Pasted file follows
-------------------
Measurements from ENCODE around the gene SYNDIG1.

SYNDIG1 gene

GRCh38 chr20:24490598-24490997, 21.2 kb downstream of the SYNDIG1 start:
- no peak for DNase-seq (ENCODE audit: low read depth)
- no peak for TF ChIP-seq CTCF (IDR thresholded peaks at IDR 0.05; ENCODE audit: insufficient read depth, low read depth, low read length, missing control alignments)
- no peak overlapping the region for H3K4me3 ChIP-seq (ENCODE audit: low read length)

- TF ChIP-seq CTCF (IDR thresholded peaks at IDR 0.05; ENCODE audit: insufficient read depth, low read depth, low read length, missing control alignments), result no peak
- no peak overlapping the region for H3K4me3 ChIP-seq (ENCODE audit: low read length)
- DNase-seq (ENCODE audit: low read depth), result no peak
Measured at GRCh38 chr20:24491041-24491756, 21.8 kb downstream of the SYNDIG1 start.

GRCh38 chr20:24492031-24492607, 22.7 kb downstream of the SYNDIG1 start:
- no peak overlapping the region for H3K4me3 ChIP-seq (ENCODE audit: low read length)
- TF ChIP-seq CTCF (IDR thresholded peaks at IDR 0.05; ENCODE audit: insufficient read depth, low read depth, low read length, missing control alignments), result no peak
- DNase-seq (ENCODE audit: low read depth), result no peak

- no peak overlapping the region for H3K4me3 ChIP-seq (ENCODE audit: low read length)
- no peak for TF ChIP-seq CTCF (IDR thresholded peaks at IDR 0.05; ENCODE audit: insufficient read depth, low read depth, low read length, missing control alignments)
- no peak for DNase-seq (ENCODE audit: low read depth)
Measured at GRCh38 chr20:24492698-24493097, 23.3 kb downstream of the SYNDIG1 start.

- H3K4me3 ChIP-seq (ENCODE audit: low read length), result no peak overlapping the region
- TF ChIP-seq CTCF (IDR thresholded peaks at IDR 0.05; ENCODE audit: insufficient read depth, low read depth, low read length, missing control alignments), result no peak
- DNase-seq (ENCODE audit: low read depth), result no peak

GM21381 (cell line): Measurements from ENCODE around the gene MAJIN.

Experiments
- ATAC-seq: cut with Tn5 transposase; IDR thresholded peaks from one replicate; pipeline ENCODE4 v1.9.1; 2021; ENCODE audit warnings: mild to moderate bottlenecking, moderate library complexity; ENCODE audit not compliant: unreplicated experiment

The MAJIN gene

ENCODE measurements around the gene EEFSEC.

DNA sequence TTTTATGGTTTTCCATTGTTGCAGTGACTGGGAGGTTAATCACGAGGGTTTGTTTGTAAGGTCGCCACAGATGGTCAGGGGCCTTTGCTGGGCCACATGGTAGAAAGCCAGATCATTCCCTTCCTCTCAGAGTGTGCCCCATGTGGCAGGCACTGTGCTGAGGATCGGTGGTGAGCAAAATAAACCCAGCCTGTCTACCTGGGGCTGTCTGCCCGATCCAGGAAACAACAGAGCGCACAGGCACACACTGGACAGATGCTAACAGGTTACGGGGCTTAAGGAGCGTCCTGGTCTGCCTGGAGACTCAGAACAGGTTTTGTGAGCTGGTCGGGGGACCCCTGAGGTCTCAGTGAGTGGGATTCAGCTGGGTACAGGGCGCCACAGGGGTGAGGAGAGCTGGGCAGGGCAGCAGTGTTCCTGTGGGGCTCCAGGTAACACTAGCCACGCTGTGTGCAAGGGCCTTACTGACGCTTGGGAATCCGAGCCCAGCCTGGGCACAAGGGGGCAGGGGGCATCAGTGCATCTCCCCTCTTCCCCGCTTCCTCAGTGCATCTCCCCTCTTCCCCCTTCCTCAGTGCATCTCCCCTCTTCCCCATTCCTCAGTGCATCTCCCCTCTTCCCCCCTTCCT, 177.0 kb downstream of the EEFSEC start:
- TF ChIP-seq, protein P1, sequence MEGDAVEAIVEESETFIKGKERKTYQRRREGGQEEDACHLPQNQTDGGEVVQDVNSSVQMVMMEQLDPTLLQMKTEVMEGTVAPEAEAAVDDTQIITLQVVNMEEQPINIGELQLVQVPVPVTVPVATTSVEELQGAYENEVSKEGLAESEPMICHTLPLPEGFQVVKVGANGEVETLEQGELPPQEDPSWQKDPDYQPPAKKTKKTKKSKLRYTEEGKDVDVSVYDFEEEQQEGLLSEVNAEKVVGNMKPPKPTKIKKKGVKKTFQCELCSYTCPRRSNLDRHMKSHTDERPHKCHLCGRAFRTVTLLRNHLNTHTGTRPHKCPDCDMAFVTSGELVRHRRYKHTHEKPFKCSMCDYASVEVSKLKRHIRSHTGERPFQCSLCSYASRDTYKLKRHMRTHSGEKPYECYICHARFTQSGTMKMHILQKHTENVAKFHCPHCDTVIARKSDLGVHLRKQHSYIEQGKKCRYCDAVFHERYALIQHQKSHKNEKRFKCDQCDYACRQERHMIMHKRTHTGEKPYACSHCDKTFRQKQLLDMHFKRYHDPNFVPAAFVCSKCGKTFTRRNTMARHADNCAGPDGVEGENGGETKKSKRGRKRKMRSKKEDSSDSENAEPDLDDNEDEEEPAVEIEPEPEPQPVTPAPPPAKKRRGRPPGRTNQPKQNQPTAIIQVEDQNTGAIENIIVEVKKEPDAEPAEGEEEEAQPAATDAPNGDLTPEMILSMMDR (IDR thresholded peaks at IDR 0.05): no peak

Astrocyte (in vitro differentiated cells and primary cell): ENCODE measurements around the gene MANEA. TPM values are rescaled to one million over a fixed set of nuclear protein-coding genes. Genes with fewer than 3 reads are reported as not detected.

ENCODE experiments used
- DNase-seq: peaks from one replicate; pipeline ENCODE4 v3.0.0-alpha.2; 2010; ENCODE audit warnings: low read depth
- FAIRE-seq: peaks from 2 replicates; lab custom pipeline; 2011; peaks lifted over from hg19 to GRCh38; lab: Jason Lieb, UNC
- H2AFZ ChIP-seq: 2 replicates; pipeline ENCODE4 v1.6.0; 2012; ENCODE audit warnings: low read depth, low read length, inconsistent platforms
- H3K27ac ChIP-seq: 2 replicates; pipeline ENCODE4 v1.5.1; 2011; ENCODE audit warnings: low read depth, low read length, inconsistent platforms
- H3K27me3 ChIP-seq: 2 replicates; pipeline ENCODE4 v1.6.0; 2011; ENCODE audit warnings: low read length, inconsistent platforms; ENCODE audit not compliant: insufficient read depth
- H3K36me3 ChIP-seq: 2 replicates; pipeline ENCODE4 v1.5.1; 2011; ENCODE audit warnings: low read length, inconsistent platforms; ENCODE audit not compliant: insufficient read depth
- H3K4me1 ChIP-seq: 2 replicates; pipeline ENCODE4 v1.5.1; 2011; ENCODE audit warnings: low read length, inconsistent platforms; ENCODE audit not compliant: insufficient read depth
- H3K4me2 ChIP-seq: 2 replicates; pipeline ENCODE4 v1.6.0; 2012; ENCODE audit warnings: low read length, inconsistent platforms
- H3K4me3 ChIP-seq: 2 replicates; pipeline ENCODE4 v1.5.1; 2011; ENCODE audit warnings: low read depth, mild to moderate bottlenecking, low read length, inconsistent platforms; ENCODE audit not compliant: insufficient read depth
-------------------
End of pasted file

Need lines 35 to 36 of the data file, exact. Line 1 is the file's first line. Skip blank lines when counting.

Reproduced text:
- H3K27me3 ChIP-seq: 2 replicates; pipeline ENCODE4 v1.6.0; 2011; ENCODE audit warnings: low read length, inconsistent platforms; ENCODE audit not compliant: insufficient read depth
- H3K36me3 ChIP-seq: 2 replicates; pipeline ENCODE4 v1.5.1; 2011; ENCODE audit warnings: low read length, inconsistent platforms; ENCODE audit not compliant: insufficient read depth